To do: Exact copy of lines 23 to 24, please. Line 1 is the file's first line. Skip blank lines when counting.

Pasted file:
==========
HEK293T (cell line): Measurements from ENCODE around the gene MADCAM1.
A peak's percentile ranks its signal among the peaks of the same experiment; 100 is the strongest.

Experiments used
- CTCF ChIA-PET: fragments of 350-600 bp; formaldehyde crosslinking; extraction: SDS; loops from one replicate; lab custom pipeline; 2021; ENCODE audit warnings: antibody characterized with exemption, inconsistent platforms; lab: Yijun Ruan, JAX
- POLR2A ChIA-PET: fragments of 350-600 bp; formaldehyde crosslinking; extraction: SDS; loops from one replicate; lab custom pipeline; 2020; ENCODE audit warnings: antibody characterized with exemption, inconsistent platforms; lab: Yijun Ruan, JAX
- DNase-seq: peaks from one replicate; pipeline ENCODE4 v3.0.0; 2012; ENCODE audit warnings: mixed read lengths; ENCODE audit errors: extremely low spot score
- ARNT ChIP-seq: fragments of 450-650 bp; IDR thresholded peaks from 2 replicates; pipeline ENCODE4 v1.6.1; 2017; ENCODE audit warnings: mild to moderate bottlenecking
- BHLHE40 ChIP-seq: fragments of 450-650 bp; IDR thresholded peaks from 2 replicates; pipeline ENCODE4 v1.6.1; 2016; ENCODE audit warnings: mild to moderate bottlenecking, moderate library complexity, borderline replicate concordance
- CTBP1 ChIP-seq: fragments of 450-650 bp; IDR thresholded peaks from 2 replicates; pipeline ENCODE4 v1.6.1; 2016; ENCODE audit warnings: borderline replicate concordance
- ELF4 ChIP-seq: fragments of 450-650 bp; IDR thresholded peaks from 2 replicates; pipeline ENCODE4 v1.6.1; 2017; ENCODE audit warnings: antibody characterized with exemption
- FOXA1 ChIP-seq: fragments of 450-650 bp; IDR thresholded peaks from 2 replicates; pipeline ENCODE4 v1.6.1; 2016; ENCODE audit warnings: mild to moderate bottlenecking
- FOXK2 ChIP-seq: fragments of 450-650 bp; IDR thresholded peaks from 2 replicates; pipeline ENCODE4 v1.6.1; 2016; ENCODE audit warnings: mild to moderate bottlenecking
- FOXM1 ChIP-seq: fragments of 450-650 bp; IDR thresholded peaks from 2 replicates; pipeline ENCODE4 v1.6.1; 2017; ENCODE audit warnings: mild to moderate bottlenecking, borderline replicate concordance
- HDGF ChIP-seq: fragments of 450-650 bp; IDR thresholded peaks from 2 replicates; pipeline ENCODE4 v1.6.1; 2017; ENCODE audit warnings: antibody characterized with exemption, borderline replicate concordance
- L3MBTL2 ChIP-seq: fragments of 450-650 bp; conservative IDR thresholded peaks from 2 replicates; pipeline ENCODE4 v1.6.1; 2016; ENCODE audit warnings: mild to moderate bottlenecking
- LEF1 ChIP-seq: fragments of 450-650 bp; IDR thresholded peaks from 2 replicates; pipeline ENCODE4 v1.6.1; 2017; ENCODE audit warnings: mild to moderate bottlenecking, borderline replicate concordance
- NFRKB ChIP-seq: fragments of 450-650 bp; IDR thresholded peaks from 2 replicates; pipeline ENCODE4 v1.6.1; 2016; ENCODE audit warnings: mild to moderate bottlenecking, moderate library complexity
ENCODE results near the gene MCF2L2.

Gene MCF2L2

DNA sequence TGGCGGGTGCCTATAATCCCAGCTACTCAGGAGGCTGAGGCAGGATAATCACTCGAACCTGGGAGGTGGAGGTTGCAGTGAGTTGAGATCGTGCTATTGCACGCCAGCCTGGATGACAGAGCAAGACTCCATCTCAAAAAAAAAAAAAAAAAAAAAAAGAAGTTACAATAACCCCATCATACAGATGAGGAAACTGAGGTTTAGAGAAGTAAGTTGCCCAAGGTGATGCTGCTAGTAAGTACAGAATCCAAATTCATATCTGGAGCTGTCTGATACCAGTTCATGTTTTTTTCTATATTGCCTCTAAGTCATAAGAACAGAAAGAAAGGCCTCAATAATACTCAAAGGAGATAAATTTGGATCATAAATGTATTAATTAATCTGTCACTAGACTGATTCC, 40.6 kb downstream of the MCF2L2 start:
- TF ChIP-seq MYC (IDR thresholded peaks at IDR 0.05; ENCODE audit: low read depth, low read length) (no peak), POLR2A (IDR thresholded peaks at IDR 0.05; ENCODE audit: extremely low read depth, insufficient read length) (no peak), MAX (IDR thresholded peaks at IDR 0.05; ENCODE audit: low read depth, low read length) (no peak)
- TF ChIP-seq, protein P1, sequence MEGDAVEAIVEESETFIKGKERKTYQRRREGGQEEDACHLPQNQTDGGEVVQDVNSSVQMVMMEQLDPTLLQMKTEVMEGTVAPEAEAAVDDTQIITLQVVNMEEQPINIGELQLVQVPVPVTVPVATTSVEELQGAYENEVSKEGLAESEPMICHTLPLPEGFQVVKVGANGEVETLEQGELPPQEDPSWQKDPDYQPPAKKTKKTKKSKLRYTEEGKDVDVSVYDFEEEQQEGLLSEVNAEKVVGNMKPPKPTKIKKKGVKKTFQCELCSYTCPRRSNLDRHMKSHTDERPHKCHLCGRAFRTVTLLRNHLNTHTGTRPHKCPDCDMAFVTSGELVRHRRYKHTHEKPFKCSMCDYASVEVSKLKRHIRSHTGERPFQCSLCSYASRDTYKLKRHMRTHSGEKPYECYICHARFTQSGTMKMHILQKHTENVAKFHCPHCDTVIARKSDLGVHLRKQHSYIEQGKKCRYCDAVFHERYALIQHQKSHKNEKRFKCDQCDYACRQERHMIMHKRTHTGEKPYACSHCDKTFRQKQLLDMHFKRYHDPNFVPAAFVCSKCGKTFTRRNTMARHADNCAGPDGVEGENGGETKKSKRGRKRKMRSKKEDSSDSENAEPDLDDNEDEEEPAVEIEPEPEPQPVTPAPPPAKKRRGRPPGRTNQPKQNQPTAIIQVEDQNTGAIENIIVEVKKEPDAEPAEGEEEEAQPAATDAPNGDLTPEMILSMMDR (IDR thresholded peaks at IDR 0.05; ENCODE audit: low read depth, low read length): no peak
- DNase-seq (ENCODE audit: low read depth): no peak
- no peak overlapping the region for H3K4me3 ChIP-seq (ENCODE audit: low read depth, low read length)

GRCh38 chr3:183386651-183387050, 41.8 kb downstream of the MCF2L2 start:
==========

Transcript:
- DNase-seq (ENCODE audit: low read depth): no peak
- no peak overlapping the region for H3K4me3 ChIP-seq (ENCODE audit: low read depth, low read length)